BOISE — State officials on Wednesday requested $392,000 from the general fund to kill wolves in Idaho, and with other revenue sources will have just over $1 million for that purpose starting this summer.
The Wolf Depredation Control Board made the request to the Legislature’s powerful budget setting committee.
The five-member wolf control board is contained within the governor’s office and allocates money for control actions approved by the Idaho Fish and Game Commission.
The board’s general fund request is the same as last year, but a change in Idaho law last year is sending an additional $190,000 to the board from fees paid by hunters and trappers to the Idaho Department of Fish and Game.
Besides general fund money, the Wolf Depredation Control Board will also receive $300,000 from Fish and Game and $110,000 from livestock producers. The money goes into the Wolf Control Fund, which has an existing balance of about $230,000.
The Joint Finance-Appropriations Committee is setting state agency budgets for fiscal year 2023, which starts in July. It will make a decision on the wolf control board’s general fund request later this session.
Idaho expanded wolf killing last year with legislation that lawmakers said could lead to killing 90% of the state’s wolves, which at that time had an estimated population of 1,500.
Fish and Game spokesman Roger Phillips said Wednesday the agency didn’t immediately have information about the state’s current wolf population or harvest numbers by hunters and trappers.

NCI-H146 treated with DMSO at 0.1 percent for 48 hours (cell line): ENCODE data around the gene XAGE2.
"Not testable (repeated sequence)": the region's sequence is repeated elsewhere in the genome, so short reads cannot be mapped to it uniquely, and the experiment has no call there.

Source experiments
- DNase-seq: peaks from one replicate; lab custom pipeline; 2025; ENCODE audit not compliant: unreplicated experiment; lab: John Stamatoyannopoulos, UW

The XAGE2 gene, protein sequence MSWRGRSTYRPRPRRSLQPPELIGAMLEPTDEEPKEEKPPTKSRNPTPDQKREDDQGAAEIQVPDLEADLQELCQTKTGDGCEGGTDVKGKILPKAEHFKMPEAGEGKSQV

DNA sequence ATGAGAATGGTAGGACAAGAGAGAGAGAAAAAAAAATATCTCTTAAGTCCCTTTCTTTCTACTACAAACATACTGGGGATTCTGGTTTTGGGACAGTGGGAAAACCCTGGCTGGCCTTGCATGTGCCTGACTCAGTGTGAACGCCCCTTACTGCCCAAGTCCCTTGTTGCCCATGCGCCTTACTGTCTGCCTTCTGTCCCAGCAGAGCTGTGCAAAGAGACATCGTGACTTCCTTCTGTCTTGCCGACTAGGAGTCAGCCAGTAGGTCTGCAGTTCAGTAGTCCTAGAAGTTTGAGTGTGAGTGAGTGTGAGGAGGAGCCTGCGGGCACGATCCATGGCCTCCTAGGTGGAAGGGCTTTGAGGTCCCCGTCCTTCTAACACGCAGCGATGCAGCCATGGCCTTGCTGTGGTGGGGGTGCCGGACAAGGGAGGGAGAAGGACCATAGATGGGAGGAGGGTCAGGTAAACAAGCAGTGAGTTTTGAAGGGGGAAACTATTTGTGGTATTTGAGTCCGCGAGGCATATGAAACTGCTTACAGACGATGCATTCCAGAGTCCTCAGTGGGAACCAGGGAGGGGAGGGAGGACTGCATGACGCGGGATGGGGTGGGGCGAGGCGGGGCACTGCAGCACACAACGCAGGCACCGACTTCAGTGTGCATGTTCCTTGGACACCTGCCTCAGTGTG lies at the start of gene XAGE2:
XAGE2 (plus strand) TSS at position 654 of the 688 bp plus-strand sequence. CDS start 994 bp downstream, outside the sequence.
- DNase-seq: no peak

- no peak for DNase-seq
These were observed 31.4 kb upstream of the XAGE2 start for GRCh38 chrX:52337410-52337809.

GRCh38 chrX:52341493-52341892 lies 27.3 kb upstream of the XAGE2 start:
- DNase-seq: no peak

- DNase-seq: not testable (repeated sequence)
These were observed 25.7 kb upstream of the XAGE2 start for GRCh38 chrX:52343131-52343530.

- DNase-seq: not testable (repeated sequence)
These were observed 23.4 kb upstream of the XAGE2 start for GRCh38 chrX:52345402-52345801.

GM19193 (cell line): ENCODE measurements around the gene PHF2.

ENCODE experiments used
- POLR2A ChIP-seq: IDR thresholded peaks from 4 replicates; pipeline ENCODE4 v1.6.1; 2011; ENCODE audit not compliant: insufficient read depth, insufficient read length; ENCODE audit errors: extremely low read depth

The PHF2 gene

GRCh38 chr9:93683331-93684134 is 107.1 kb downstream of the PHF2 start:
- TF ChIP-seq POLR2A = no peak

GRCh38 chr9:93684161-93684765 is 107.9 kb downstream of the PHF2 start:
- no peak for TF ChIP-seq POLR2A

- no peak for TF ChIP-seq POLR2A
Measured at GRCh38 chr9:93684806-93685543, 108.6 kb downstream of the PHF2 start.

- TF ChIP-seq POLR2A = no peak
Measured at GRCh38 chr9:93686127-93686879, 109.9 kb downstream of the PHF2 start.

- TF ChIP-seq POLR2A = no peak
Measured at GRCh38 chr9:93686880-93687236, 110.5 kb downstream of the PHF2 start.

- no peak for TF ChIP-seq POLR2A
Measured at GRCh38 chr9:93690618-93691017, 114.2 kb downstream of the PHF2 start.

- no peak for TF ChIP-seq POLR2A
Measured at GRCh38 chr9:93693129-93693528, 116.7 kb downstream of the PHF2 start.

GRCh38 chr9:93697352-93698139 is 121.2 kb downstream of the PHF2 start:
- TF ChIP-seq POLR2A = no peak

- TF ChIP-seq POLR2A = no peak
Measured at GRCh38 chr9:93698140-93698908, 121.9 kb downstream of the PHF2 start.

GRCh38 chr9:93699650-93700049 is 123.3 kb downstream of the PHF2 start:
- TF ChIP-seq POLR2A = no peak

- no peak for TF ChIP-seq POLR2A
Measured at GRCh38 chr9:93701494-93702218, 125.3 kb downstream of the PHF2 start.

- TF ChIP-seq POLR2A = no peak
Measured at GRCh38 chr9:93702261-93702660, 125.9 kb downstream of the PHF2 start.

The Wolf Control Board signs off on paying the U.S. Department of Agriculture’s Wildlife Services to kill Idaho wolves. In 2021, the federal agency killed 40 wolves, down from 74 in 2020, Jared Hedelius, the agency’s Idaho director, told the budget committee on Wednesday.
Chanel Tewalt, deputy director of the Idaho Department of Agriculture, told lawmakers that 65 confirmed wolf kills of livestock occurred between July 1 and Nov. 30 last year.
Idaho lawmakers last year made significant changes involving killing wolves, including allowing Fish and Game to enter into contracts with private entities to kill wolves. Fish and Game late last year announced it had reached an agreement with a nonprofit hunting group to reimburse the expenses for a proven wolf kill.
Besides setting up the reimbursement program, the new law also expands killing methods to include trapping and snaring wolves on a single hunting tag, no restriction on hunting hours, using night-vision equipment with a permit, using bait and dogs, and allowing hunting from motor vehicles. It also authorizes year-round wolf trapping on private property.
The U.S. Fish and Wildlife Service in September, at the request of environmental groups concerned about the expanded wolf killing in Idaho and Montana, announced a yearlong review to see if wolves in the U.S. West should be relisted under the Endangered Species Act. Lawsuits have also been filed challenging aspects of the expanded wolf killing.
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